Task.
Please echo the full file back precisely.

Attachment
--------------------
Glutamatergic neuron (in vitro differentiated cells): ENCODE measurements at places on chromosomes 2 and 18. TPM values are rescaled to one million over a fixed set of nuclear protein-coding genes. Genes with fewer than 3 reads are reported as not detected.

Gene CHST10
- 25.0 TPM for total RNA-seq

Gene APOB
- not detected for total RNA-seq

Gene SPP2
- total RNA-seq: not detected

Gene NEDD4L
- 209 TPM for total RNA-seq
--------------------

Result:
Glutamatergic neuron (in vitro differentiated cells): ENCODE measurements at places on chromosomes 2 and 18. TPM values are rescaled to one million over a fixed set of nuclear protein-coding genes. Genes with fewer than 3 reads are reported as not detected.

Gene CHST10
- 25.0 TPM for total RNA-seq

Gene APOB
- not detected for total RNA-seq

Gene SPP2
- total RNA-seq: not detected

Gene NEDD4L
- 209 TPM for total RNA-seq